How about, instead:


{
std::auto_ptr<Game> g(new Game());
g->Run();
}


Which is shorter and will correctly call the destructor of Game if an exception is thrown.

Mark

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Quote:
Original post by markr
Quote:
Original post by Dave Hunt

WinMain()
{
Game *g = new Game();
g->Run();
delete g;
}


How about, instead:


{
std::auto_ptr<Game> g(new Game());
g->Run();
}


Which is shorter and will correctly call the destructor of Game if an exception is thrown.

Mark


Better yet, just allocate it on the stack, since there's no reliance on polymorphic behaviour here.


int main( int argc, char** argv )
{
try
{
Ultra1::App app;
app.Run( );
}
catch( Sim::Exception exc )
{
exc.WriteError( );
}
catch( ... )
{
Sim::Exception exc( "Unknown", "A built in exception occured" );
exc.WriteError( );
}
return 0;
}


I like this approach of Simian Man's, though I'd do it a bit differently - first of all I'd make use of the library exception hierarchy, likely provide the command line arguments to the app constructor, and apply some minor style changes (oh, and return an error code in the exception cases):


int main(int argc, char** argv) {
try {
std::vector<std::string> args(argv, argv + argc);
MyNamespace::App(args).run();
} catch (const std::exception& e) {
std::cerr << "Caught exception: " << e.what() << std::endl;
return -1;
} catch( ... ) {
std::cerr << "Caught non-standard exception" << std::endl;
return -1;
}
}

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int WINAPI WinMain( HINSTANCE hInstance, HINSTANCE hPreviousInst, LPSTR lpszCmdLine, int nCmdShow )
{
if ( Wx::RegisterWindowClass( CS_OWNDC,
( WNDPROC )WindowProc,
hInstance,
s_AppName,
LoadCursor( NULL, IDC_ARROW )
) == NULL )
{
MessageBox( NULL, "Wx::RegisterWindowClass() failed.", "Error", MB_OK );
exit( 1 );
}

HWND hWnd = CreateWindowEx( 0,
s_AppName,
s_TitleBar,
WS_OVERLAPPEDWINDOW | WS_CLIPSIBLINGS | WS_CLIPCHILDREN,
0, 0, 500, 500,
NULL,
NULL,
hInstance,
NULL );

if ( hWnd == NULL )
{
MessageBox( NULL, "CreateWindowEx() failed.", "Error", MB_OK );
exit( 1 );
}

ShowWindow( hWnd, nCmdShow );

return Wx::MessageLoop( hWnd, Update );
}

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Oh dear :-( I'm the record holder for the longest WinMain. I'm still on a modified NeHe base code.


//
// MAIN routine
//
int WINAPI WinMain( HINSTANCE hInstance, // Instance
HINSTANCE hPrevInstance, // Previous Instance
LPSTR lpCmdLine, // Command Line Parameters
int nCmdShow) // Window Show State
{

MSG msg; // Windows Message Structure
BOOL done=FALSE; // Bool Variable To Exit Loop

// setup memory monitoring and reporting
int debugFlag = _CrtSetDbgFlag(_CRTDBG_REPORT_FLAG);
debugFlag = _CrtSetDbgFlag (_CRTDBG_LEAK_CHECK_DF | _CRTDBG_ALLOC_MEM_DF |
_CRTDBG_CHECK_ALWAYS_DF | _CRTDBG_REPORT_FLAG );

// open our log file
g_log.Open();
g_log << "Memory debug initialised\n";

// Initialise timer
if (!g_timer.Init()) {
g_log << "Timer: High resolution timing not supported by system. Using low res.\n";
//MessageBox(NULL,"HiRes Timer not supported.","ERROR",MB_OK|MB_ICONEXCLAMATION);
//next_time = timeGetTime();
} else {
g_log << "Timer: Initialised.\n";
}

// setup random seed
srand((unsigned int)time(0));

// Ask The User Which Screen Mode They Prefer
if (MessageBox(NULL,"Would You Like To Run In Fullscreen Mode?", "Start FullScreen?",MB_YESNO|MB_ICONQUESTION)==IDNO) {
FULLSCREEN=false;
}

// Create Our OpenGL Window and quit if not created
if (!CreateGLWindow(TITLE,SCREEN_WIDTH,SCREEN_HEIGHT,SCREEN_DEPTH,FULLSCREEN)) {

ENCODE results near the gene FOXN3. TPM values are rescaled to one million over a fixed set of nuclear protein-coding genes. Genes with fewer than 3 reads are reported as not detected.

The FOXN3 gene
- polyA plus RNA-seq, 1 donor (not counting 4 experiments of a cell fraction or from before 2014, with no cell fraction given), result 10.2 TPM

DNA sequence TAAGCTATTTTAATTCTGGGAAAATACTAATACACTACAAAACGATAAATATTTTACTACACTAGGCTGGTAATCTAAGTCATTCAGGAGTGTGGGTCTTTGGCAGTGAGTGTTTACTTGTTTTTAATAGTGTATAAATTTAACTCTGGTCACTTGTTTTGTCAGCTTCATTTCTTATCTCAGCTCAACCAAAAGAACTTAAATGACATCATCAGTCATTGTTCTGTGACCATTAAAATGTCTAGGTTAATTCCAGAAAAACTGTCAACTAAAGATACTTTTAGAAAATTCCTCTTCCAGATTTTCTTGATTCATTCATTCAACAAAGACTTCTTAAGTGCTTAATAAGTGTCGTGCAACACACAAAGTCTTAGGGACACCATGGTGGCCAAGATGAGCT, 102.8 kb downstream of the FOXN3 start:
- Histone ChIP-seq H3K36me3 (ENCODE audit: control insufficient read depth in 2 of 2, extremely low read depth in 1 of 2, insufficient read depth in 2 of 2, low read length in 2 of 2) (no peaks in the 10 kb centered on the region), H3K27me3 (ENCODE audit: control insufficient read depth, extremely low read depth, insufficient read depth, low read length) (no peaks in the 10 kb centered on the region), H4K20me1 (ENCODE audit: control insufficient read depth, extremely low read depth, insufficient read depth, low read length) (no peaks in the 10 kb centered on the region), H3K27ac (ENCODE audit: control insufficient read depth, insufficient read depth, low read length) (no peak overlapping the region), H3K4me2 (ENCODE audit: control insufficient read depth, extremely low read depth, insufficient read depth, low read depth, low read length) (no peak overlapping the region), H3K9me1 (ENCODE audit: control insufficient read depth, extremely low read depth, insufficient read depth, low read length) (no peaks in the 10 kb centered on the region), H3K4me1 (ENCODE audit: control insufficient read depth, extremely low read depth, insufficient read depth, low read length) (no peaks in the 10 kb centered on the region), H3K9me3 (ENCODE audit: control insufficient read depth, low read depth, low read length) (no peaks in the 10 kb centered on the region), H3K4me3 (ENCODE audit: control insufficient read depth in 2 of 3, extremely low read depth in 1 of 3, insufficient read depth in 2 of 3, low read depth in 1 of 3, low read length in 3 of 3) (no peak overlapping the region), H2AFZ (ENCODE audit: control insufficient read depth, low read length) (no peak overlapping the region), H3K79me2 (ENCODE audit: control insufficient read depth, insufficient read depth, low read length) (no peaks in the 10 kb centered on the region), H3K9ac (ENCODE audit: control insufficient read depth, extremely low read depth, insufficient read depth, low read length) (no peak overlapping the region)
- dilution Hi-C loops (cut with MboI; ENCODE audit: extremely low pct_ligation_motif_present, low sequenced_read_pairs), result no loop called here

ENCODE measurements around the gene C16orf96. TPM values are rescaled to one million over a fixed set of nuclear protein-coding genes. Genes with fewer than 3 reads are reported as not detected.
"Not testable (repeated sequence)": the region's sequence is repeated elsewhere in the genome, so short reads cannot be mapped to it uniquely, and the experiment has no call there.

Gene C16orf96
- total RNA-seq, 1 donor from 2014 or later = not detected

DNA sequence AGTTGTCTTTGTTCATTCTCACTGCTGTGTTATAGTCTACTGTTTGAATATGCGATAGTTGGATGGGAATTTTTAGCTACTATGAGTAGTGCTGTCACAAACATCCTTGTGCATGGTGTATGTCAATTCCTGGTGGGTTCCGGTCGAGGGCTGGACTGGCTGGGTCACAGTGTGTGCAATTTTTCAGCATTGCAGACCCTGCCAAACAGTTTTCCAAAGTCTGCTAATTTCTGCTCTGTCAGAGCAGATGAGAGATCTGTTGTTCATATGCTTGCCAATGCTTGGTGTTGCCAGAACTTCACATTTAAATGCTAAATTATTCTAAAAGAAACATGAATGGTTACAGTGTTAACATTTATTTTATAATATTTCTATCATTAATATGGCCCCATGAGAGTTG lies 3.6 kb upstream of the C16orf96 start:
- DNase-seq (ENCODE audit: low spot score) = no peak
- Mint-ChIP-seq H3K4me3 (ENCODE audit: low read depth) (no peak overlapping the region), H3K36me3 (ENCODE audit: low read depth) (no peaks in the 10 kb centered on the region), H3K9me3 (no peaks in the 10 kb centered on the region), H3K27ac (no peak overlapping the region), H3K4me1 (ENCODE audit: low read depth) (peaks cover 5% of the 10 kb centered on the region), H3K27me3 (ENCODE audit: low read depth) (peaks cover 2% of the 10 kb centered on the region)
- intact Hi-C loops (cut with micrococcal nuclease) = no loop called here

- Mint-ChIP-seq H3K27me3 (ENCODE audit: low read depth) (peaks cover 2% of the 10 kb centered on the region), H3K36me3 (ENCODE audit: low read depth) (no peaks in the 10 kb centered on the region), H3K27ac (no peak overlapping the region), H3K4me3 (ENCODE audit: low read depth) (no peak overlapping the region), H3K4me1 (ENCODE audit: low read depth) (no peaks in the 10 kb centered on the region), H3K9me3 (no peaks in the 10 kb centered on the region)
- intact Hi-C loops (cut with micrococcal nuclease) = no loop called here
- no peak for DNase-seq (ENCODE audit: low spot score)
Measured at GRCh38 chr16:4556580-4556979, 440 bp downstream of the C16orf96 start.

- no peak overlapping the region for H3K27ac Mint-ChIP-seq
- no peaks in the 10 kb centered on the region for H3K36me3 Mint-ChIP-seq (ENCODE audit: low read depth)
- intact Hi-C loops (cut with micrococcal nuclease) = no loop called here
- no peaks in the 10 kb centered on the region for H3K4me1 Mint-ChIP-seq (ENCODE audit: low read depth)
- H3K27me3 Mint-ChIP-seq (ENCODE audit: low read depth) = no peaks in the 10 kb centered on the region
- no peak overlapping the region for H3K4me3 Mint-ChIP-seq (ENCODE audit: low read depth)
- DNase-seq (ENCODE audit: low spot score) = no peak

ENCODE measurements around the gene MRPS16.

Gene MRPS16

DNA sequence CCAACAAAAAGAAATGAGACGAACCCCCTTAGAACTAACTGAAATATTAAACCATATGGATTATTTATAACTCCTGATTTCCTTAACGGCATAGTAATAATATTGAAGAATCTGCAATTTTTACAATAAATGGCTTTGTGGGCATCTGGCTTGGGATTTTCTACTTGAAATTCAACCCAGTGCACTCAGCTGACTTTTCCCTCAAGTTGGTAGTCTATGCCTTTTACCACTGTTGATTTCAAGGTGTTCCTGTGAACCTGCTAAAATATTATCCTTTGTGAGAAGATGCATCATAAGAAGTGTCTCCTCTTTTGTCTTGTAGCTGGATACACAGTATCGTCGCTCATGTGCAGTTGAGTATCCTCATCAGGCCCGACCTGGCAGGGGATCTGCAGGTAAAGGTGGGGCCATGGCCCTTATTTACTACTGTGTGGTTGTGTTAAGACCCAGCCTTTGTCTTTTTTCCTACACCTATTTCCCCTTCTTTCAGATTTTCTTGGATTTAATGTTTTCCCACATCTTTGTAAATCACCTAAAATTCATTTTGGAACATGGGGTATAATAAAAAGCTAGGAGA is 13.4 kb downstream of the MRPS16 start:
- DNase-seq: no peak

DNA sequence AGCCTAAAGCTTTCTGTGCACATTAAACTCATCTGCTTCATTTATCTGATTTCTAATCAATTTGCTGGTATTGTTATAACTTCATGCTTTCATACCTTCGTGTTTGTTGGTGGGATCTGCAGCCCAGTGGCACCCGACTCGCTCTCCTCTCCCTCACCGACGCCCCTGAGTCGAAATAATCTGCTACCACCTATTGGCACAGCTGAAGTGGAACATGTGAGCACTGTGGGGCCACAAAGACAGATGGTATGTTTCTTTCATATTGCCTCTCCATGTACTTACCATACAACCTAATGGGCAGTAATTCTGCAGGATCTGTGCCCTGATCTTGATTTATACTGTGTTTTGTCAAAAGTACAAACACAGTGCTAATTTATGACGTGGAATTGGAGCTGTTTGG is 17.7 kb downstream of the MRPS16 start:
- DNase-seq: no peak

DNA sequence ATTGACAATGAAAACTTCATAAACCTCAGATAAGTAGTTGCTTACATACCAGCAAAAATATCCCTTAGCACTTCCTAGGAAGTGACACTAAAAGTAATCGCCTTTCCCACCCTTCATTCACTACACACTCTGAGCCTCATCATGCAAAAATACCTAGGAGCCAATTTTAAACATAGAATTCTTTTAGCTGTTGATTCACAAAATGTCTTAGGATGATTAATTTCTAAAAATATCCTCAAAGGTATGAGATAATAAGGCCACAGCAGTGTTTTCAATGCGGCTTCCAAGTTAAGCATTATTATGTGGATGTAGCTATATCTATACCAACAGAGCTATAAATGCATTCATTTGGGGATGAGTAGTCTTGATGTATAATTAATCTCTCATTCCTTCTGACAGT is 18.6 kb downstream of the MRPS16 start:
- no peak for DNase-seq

g_log << "Failed to create OpenGL window in stage one.\n";
ShowCursor(true); MessageBox(NULL,"Failed to create window","ERROR",MB_OK|MB_ICONSTOP);
// shutdown routine - kill window and release resources
if (!Shutdown()) {
g_log << "Failed to execute shutdown after OpenGL window creation in stage one.\n";
MessageBox(NULL,"Failed to shutdown properly","ERROR",MB_OK|MB_ICONEXCLAMATION);
}
return 1;
}

// do additional setup - loading images, creating textures, setting lights etc
if (!PRESETUPCOMPLETE) {
if (!PreSetup()) {
g_log << "Failed in PreSetup routine in stage one.\n";
ShowCursor(true); MessageBox(NULL,"Pre-Setup failed","ERROR",MB_OK|MB_ICONEXCLAMATION);
if (!Shutdown()) {
g_log << "Failed to execute shutdown after PreSetup failure in stage one.\n";
MessageBox(NULL,"Failed to shutdown properly","ERROR",MB_OK|MB_ICONEXCLAMATION);
}
return 1;
}
PRESETUPCOMPLETE=true;
}

while(!done) {

// check waiting messages
if (PeekMessage(&msg,NULL,0,0,PM_REMOVE)) {
// check for quit message and process, otherwise execute translate and dispatch cycle
if (msg.message==WM_QUIT) {
done=true;
} else {
TranslateMessage(&msg);
DispatchMessage(&msg);
}
} else {
// no windows messages, so check if we pressed escape and if not draw scene
if ((WINDOWACTIVE && !DrawGLScene()) || keys[VK_ESCAPE]) {
// signal quit
done=TRUE;
} else {
// update timer and render flag
g_timer.UpdateTimer();
// update our camera class
g_camera.Update(g_timer.GetElapsedSeconds());
// check for keypresses
CheckKeyPress();
// double buffering - swap buffers
SwapBuffers(hDC);
}

// check for F1 to toggle full or windowed screen modes
if (keys[VK_F1]) {
keys[VK_F1]=false;
FULLSCREEN=!FULLSCREEN;

// recreate OpenGL window and exit loop if theres an issue
if (!SwitchWindowMode(TITLE,SCREEN_WIDTH,SCREEN_HEIGHT,SCREEN_DEPTH,FULLSCREEN)) {
g_log << "Failed to switch window mode in stage two\nThe program will now exit.\n";
ShowCursor(true); MessageBox(NULL,"Failed to switch window mode in stage two\nThe program will now exit.","ERROR",MB_OK|MB_ICONSTOP);
done=true;
} else {
// do additional setup if necessary
if (!PRESETUPCOMPLETE) {
if (!PreSetup()) {
g_log << "Failed in PreSetup routine in stage two.\n";
ShowCursor(true); MessageBox(NULL,"Pre-Setup failed","ERROR",MB_OK|MB_ICONEXCLAMATION);
done=true;
}
}
}
}
}
}

// shutdown routine - kill window and release resources
if (!Shutdown()) {
g_log << "Failed to execute shutdown after PreSetup failure in stage two.\n";
ShowCursor(true); MessageBox(NULL,"Failed to shutdown properly","ERROR",MB_OK|MB_ICONEXCLAMATION);
}

// close our session log
g_log.Close();

// Prevent false positives

// let's catch our memory leaks
_CrtDumpMemoryLeaks();

// Exit The Program
return (int)(msg.wParam);

}







[Edited by - Fahrenheit451 on March 7, 2006 7:59:45 PM]